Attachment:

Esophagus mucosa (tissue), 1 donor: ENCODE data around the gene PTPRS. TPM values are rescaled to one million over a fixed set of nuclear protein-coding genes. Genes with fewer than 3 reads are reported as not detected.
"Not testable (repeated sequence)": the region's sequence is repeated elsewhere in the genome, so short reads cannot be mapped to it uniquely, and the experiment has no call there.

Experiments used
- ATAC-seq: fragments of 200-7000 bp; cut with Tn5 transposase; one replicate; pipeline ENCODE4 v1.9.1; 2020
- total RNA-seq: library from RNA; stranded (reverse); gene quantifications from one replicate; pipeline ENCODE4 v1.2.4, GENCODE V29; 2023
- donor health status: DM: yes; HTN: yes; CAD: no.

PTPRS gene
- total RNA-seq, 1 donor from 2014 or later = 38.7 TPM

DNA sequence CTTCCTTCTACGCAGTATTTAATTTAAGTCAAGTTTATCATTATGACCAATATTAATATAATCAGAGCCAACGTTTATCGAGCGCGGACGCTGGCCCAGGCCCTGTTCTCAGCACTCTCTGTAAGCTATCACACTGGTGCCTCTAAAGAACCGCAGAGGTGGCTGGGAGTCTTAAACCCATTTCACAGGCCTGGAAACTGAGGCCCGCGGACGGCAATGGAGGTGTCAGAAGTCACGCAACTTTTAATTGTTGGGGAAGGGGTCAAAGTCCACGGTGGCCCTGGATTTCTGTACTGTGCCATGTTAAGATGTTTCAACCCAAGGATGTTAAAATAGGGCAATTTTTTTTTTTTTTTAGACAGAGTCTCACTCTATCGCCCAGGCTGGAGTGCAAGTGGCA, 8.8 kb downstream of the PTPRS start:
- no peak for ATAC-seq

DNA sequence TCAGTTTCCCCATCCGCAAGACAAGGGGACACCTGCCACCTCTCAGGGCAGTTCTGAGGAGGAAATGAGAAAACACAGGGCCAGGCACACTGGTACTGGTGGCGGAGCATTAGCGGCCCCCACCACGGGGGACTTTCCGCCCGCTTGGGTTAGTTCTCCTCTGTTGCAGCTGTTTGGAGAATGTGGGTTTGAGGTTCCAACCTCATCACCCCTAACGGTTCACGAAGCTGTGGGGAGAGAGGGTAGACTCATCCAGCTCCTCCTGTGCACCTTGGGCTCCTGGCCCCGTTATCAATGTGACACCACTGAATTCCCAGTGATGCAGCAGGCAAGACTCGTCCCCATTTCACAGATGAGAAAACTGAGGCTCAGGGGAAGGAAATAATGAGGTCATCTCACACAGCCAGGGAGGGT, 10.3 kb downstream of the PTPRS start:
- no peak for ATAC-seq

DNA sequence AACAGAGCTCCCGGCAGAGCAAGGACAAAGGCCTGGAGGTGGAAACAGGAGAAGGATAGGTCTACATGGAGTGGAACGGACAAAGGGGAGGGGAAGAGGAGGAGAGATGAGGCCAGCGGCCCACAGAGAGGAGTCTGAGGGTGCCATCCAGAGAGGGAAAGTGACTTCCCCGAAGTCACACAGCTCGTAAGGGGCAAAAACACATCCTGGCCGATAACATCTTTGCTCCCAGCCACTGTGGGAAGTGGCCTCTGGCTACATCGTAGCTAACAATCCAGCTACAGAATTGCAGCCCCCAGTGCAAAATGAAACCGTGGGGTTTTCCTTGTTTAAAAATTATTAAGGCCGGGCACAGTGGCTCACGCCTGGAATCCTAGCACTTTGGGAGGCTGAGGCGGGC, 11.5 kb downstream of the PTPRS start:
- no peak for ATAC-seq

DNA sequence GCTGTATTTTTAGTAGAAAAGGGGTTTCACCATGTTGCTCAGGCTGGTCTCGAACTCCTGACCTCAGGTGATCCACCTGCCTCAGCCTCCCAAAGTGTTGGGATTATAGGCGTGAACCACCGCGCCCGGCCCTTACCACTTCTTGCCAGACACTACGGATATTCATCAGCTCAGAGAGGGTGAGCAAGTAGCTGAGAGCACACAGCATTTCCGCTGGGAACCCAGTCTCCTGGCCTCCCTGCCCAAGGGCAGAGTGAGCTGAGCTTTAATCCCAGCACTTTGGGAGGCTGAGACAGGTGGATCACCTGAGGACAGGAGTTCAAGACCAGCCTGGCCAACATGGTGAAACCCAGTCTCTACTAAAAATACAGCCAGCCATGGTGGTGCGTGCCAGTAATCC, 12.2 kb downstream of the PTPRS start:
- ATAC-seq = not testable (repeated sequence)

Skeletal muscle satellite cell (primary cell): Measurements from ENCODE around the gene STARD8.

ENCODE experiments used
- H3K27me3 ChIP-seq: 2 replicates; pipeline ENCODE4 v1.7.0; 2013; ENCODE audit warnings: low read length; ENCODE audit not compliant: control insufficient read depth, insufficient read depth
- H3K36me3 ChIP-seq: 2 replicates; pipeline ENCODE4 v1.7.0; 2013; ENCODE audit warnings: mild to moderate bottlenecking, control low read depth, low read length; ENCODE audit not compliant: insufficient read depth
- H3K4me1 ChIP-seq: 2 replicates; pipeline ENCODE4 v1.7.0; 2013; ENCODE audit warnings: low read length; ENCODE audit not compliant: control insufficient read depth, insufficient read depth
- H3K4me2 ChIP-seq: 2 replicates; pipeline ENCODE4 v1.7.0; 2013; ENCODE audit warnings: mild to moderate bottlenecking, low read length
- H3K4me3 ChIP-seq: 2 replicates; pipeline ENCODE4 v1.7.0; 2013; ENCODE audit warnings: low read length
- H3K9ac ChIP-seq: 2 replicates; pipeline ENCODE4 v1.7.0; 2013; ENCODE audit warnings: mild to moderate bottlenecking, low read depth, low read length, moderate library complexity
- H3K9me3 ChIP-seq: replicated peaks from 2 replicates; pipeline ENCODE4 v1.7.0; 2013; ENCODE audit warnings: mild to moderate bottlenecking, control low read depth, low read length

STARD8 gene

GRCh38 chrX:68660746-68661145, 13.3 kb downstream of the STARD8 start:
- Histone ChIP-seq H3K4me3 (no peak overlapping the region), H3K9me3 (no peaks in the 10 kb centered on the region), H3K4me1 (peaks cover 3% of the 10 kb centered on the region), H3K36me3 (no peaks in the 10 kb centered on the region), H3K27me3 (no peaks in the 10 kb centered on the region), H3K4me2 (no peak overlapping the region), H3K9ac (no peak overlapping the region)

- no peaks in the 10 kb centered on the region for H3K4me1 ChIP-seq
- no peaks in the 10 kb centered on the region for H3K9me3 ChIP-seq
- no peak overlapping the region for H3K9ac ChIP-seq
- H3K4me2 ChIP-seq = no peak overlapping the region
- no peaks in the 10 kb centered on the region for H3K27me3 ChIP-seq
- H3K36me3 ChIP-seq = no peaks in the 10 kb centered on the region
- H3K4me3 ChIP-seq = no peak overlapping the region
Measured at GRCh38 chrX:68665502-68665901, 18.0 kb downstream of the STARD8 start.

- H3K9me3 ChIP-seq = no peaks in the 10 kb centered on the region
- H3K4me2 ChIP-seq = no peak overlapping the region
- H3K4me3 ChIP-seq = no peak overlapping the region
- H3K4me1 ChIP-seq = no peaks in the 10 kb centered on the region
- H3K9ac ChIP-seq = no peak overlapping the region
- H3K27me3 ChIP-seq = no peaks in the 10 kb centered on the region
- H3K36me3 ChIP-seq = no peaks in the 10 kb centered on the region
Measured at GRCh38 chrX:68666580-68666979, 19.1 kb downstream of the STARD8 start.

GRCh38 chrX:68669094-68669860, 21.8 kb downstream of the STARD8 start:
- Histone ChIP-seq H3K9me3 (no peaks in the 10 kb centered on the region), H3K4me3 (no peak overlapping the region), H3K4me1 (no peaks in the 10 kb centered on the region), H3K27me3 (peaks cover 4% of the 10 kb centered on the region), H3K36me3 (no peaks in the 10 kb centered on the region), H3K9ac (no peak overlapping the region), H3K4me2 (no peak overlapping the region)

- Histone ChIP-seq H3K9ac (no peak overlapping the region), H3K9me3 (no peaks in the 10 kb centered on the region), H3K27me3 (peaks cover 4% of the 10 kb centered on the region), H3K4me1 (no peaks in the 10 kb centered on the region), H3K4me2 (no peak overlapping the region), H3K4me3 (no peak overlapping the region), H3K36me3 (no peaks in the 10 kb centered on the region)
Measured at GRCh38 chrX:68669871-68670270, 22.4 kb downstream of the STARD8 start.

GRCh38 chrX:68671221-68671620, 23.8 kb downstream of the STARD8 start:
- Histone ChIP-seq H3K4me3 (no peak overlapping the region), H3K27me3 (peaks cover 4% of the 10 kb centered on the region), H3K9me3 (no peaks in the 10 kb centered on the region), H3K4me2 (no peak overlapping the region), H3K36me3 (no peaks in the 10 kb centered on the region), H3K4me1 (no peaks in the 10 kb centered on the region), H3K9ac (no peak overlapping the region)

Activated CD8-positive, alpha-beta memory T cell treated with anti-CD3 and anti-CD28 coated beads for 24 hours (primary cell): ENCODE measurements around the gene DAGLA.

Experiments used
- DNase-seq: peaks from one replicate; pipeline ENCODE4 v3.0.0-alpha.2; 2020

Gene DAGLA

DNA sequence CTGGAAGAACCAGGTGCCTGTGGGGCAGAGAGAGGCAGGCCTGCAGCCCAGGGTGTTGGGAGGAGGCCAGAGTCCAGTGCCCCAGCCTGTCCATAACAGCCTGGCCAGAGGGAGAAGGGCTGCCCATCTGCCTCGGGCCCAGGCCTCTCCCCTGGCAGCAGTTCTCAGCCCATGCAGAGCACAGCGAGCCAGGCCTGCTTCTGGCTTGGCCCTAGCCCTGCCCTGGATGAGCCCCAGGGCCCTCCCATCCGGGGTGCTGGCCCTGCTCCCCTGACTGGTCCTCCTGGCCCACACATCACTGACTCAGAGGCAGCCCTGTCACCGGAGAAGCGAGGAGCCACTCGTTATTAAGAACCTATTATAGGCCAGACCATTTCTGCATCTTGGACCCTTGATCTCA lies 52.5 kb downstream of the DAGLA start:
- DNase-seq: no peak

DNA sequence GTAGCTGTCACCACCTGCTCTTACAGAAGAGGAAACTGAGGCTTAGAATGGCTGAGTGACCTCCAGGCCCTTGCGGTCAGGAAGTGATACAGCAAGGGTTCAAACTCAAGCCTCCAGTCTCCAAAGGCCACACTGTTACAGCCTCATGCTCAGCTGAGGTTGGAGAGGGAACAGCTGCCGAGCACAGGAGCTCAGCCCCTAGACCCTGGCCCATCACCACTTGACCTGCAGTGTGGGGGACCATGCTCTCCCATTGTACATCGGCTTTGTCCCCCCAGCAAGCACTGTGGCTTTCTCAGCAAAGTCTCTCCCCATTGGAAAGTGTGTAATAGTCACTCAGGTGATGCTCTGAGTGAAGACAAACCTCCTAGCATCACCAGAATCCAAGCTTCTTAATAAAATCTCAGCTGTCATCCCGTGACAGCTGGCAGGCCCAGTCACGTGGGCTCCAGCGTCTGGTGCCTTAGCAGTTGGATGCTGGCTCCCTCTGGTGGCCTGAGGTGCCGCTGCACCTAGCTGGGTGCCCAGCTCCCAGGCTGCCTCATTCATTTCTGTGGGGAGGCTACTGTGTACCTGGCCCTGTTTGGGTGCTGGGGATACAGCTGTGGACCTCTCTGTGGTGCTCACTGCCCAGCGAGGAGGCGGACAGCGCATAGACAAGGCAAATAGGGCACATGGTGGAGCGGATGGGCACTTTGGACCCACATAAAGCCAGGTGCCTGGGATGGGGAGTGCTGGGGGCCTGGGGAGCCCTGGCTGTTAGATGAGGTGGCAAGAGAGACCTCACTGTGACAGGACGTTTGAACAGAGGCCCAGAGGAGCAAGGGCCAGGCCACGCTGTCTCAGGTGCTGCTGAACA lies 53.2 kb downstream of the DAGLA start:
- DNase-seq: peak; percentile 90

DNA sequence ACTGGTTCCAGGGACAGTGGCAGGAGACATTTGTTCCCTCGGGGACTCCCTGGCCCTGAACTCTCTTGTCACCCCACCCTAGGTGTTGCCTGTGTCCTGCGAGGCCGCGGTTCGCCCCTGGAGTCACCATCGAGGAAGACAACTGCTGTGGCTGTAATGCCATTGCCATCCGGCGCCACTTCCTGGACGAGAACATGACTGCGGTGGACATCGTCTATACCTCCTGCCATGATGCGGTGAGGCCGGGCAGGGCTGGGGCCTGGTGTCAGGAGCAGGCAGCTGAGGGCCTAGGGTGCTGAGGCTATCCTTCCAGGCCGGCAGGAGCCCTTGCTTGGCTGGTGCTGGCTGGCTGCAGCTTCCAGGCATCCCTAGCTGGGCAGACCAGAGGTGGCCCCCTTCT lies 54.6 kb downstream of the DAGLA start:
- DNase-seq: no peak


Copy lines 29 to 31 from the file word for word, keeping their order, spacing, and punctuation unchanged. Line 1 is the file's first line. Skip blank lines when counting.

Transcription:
- no peaks in the 10 kb centered on the region for H3K4me1 ChIP-seq
- no peaks in the 10 kb centered on the region for H3K9me3 ChIP-seq
- no peak overlapping the region for H3K9ac ChIP-seq